Today, the Court of Justice of the European Union (CJEU) delivered its long-awaited and highly anticipated judgment in Case C-401/19. The case addresses the Polish challenge regarding compliance of Article 17 of the 2019 Directive on copyright and related rights in the Digital Single Market 2019/790 (CDSM) with fundamental rights. In short, the court ruled that Article 17 is valid and compatible with fundamental rights (see official press release and judgment). In this blog post, we offer an overview of Article 17, briefly analyze the CJEU judgment, and provide general comments.
Article 17 is a controversial article, creating an intermediary liability framework for online content sharing service providers (OCSSPs). It imposes a monitoring obligation, which many have argued translates in practice as OCSSPs using “upload filters” to moderate content so as to avoid copyright infringement. The obligation for platforms to proactively filter and block user communication (under the risk of being directly liable for copyright infringement committed by their users) raises many concerns. Because copyright infringement determinations are very often sensitive to context, there is a significant risk of overblocking user content — an outcome with adverse effects on the exercise of freedom of expression, access to information and other fundamental rights of users. Upload filters are highly problematic as they generally have a chilling effect on platform users and profoundly undermine their fundamental freedom to share.
While June 2021 had marked the deadline to transpose Article 17 into national legislation, many Member States have yet to do so. Those that have, have taken divergent approaches, in part a result of the belated (June 2021) European Commission’s implementation guidance, based on a stakeholder dialogue.
At stake in this CJEU case was whether Article 17 (or parts thereof) violate fundamental rights, in particular Article 11 of the EU Charter of Fundamental Rights and the principle of freedom of expression and information. Poland argued that it did violate fundamental rights. Communia’s report from the November 2020 hearing provides a good overview of the main arguments. In brief, the issue arises because while Article 17 provides that this monitoring obligation should not result in the prevention of the availability of uploaded works that do not infringe copyright, there is a lack of clarity around such “user safeguards.”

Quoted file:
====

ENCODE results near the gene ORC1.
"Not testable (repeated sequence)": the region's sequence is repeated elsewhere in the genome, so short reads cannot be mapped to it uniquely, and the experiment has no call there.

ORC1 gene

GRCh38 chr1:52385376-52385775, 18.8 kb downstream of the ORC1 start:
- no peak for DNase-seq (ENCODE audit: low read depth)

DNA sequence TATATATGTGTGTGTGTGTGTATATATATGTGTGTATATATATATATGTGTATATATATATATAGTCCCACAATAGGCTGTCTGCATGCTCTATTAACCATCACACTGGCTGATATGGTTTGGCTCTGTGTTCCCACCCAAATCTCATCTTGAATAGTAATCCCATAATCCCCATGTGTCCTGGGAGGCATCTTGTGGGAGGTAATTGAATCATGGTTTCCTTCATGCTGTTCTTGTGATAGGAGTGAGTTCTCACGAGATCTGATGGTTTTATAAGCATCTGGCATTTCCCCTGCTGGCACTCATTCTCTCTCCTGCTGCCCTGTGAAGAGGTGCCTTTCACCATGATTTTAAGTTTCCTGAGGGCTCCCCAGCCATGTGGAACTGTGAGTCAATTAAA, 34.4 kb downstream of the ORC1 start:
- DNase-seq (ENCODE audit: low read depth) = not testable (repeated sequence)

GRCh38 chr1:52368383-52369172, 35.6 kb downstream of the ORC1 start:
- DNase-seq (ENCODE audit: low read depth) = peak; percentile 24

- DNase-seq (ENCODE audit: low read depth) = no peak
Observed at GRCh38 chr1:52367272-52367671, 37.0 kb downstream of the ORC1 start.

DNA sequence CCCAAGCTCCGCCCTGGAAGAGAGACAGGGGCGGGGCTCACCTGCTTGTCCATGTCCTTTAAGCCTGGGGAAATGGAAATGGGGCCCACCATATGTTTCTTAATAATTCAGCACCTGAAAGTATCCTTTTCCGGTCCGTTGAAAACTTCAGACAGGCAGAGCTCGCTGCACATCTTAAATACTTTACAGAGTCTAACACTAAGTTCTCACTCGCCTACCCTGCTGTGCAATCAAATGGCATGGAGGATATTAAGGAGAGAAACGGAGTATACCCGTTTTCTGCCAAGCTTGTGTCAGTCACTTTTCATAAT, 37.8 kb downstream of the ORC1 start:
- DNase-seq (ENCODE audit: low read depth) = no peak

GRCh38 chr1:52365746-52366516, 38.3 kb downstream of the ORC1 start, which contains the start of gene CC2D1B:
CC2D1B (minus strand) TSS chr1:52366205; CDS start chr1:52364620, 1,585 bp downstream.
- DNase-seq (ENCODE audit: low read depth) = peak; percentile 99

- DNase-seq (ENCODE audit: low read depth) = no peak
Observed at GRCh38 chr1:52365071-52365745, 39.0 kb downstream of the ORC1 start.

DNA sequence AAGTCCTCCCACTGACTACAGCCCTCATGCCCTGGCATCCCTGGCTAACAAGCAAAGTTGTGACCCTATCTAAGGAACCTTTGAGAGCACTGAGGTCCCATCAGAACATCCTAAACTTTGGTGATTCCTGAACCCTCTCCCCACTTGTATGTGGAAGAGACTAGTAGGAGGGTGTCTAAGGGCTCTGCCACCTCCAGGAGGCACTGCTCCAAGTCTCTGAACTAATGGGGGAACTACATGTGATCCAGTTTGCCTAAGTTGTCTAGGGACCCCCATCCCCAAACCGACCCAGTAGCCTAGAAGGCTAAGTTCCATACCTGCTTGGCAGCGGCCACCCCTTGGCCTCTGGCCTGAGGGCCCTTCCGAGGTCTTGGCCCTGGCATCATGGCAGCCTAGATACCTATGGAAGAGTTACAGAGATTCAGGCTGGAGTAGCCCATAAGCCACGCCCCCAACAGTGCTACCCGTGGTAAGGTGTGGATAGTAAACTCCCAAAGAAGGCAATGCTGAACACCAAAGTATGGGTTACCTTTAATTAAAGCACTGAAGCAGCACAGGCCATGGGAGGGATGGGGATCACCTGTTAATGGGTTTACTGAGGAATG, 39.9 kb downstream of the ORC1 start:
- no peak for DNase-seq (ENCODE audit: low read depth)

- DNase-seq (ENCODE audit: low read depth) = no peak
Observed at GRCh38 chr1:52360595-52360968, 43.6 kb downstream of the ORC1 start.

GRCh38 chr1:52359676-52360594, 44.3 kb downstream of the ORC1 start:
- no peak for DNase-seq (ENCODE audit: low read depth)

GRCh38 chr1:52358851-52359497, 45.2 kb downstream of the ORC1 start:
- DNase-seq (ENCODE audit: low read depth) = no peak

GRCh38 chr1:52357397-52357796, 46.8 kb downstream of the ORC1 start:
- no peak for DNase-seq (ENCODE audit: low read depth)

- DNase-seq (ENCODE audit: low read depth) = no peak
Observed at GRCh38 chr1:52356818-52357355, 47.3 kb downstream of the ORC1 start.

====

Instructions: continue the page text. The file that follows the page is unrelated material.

It comes as no surprise that the court followed the opinion of Henrik Saugmandsgaard Øe, appointed Advocate General (AG) in C-401/19 (see Communia’s summary of the opinion). In brief, AG Øe advised the CJEU to rule that Article 17 is compatible with the EU Charter of Fundamental Rights. He argued Article 17 should not be annulled, to the extent that monitoring obligations of online content sharing service providers must be circumscribed by sufficient inherent safeguards so as to minimize the impact of the content filtering activities on users’ freedom of expression and information. In a nutshell, the judgment states that while filtering technologies do restrict fundamental freedoms, Article 17 includes sufficient and appropriate safeguards to protect users’ freedom of expression/information. Importantly, the Court clarified that uses allowed under exceptions and limitations are users’ “rights” (in line with the AG’s position), that any intervention by OCSSPs must be triggered by relevant and necessary information by rights holders, and that general monitoring is prohibited.
This judgment provides some important legal certainty in what remains a legally complex and confusing area of copyright law. It remains to be seen how Article 17 will be applied in practice in a way that truly upholds fundamental rights in all Member States. Even so, what is clear is that the ruling will have to be considered by Member States and integrated into their domestic transposition process as they continue to implement CDSM. It will also likely influence the course of the Digital Services Act (DSA) implementation, where intellectual property rights enforcement will also need to be balanced with fundamental freedoms, as noted by the IPKat.
Creative Commons CEO Catherine Stihler said: “Creative Commons remains opposed to filtering mandates, which are overbroad, speech-limiting, and bad for both creators and reusers. At CC, we will also continue to support better, open sharing of content on the internet and to uphold people’s freedom of expression and freedom to share.”